Fact meets fiction. Jamaica Inn was built in 1750 as a coaching inn – the 18th century equivalent of a modern day service station for weary travellers. Using the turnpike between Launceston and Bodmin, they would stay at the Inn after crossing the wild and treacherous moor.
Some of the travellers were a little less respectable than others and used the Inn to hide away smuggler’s contraband that had been brought ashore. It is estimated that half the brandy and a quarter of all tea being smuggled into the UK was landed along the Cornish and Devon coasts. Jamaica Inn was remote and isolated so it was the ideal stopping place on the way to Devon and beyond.
*** – History – ***
Though an inn has stood on the main road (modern A30, before the bypass was built) through the hamlet since 1547, the current building dates from 1750. The inn was built in 1750 and extended in 1778 with a coach house, stables and a tack room assembled in an L-shaped fashion.
It is commonly thought that Jamaica Inn was so named because it was used to store rum smuggled into the country from Jamaica. However, the name is actually said to derive from the important local landowning Trelawney family, two of whose members served as Governors of Jamaica in the 18th century. According to stories, gangs of wreckers operated on the coast of Cornwall during the early 19th century and it was described as a “haven of smugglers”. The wreckers enticed ships to this coastline by tricking them with beacon lights, which they deliberately lit on the shore. Once the ships foundered on the rocky coast they were looted by the wreckers.
By 1847, Francis Rodd of Trebartha Hall, who had been High Sheriff of Cornwall in 1845, was building a chapel at Bolventor to accommodate those who lived in the Jamaica Inn area. In 1865, Murray wrote that the inn was frequented in the winter by sportsmen and offered only rudimentary accommodations. The current building still includes the extension of a coach house, stables and a tack room added in 1778. The inn was owned for a period by the novelist Alistair MacLean.
The Smugglers Museum houses one of the finest collections of smuggling artefacts in the country. Featuring 'The History of Jamaica Inn', an educational and historical film show, the Museum brings alive many of the myths and legends associated with Jamaica Inn and Cornwall, including tales of wreckers and smugglers over the past 300 years.
Smuggling evolved when customs dues were first introduced in the thirteenth century, but there was no effective form of law and order until the fifteenth century and even then it was negligible. Goods such as silks, tea, tobacco and brandy were more frequently smuggled into Cornwall than anywhere else in England.
Cornish smugglers were not a violent breed, but very cunning. A famous eighteenth century economist defined a smuggler as: "A person who, though no doubt highly blameable for violating those of natural justice and who would have been in every respect an excellent citizen, had not the laws of his country made that a crime which nature never meant to be so". So, smuggling became accepted and most took part in the proceedings - even the revenue men were quite amenable to the odd bribe.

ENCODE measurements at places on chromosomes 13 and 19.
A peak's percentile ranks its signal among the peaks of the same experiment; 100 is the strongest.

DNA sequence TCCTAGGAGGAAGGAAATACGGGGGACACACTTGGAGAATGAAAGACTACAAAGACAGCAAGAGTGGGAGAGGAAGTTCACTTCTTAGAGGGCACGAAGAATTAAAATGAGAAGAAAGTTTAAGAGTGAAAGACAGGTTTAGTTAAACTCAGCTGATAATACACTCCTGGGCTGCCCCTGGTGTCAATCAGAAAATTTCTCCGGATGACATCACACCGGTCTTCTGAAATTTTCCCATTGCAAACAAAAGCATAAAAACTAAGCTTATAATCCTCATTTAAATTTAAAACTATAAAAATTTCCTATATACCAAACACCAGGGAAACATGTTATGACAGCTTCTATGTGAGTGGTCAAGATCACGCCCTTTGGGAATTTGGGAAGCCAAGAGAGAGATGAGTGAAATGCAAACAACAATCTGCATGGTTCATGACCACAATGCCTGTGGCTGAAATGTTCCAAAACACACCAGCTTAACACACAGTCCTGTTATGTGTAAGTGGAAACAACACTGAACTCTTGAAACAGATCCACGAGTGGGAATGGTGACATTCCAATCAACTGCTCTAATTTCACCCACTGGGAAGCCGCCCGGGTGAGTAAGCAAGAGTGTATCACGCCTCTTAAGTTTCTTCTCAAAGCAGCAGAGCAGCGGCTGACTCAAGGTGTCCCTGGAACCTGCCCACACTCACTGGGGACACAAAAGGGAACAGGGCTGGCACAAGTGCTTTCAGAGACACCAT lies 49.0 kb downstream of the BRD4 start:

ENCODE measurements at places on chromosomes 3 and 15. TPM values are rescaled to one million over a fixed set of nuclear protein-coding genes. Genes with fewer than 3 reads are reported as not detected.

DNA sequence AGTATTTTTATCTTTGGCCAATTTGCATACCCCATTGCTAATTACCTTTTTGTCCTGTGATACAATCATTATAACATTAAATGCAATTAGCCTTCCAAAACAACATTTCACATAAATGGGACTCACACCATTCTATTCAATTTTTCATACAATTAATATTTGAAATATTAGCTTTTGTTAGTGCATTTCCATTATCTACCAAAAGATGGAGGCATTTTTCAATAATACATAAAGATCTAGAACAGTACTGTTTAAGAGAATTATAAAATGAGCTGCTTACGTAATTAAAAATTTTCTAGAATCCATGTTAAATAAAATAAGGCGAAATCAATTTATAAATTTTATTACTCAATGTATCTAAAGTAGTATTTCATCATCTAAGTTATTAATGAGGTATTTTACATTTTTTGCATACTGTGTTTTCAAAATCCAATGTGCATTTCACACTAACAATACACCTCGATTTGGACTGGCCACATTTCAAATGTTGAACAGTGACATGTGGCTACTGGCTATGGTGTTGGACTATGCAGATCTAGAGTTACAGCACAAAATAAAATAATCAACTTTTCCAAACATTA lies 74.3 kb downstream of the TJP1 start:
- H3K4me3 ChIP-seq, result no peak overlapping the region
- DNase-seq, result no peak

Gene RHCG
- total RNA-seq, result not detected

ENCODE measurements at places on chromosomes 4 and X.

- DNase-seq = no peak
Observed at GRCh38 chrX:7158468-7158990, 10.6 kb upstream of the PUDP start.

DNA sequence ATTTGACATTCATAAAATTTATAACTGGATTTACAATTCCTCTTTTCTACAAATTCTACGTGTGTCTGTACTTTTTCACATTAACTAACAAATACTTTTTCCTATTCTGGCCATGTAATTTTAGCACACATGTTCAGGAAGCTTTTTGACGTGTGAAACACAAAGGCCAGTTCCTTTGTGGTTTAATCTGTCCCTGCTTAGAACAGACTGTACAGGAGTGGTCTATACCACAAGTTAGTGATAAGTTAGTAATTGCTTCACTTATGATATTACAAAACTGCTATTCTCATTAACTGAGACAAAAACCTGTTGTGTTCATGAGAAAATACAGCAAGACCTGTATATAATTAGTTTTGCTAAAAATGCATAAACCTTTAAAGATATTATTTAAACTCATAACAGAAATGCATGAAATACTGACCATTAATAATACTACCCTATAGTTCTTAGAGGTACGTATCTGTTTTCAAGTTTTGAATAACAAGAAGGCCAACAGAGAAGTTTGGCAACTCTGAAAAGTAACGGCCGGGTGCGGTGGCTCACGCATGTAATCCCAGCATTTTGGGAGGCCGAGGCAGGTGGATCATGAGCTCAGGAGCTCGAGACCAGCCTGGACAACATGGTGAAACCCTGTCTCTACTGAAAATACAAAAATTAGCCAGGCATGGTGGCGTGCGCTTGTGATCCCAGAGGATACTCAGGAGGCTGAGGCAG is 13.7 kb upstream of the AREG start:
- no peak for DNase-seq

Smuggling around the Cornish coast was comparatively simple as there were few men to enforce the law and even when a smuggler was caught, he was usually dealt with leniently by the presiding magistrates, most of whom were willing recipients of the smuggled goods.
Jamaica Inn is well known as the setting for Daphne du Maurier's novel of the same name, published in 1936. The young author was inspired to write her novel in 1930 after she and a friend became lost in fog whilst out riding on the moors, and were lead back by their horses to safety at the Inn. During the time spent recovering from her ordeal, the local rector is said to have entertained her with ghost stories and tales of smuggling. She described the nocturnal activities of a smuggling ring based at the now celebrated inn, portraying a hidden world as a place of tense excitement and claustrophobia, of real peril and thrill.
Later du Maurier went on to spend a long period at the Inn, furthering her love of the location. The novel was made into the film 'Jamaica Inn' in 1939 by Alfred Hitchcock. The two-storey building, constructed in the mid-18th century, had symmetrical front windows that were replaced in the 20th century. The slate roof is bitumen coated and has hipped ends. An extension with two additional rooms was built in the 19th and 20th centuries. The central door and gabled porch are flanked by two light casements; all are attributed to the 20th century.
The building's exterior is made of dark slate and stone. It has a cobbled courtyard which features an old rusty anchor and a red telephone box. Historically, however, the courtyard was gravel. The exterior to the Smuggler's Bar says, "Through these portals passed smugglers, wreckers, villains and murderers, but rest easy....t'was many years ago".
The interior is characterized by sloping floors with many of its original beams. Internal building partitions have been removed. The fireplaces display roughly cut granite lintels. The Smuggler's Bar in particular retains its 18th-century feel with its large granite fireplace in the bar and dark wood beams. The bar area contains many old bank notes on the walls and various items such as brass or copper kettles and urns. The inn and museum are wheelchair accessible.
Location : Jamaica Inn, Bolventor, Launceston, Cornwall PL15 7TS
Transport: Bodmin Parkway (National Rail) then taxi. Bus Routes : 211 stops outside.
Opening Times Museum: Daily 08:00 to 21:00.
Opening Times Bars: Daily 10:00 to 00:00; 12:00 to 22:30 Sunday
Tickets Museum: Adults £3.95; Child / Senior £2.95
Tel: 01566 86250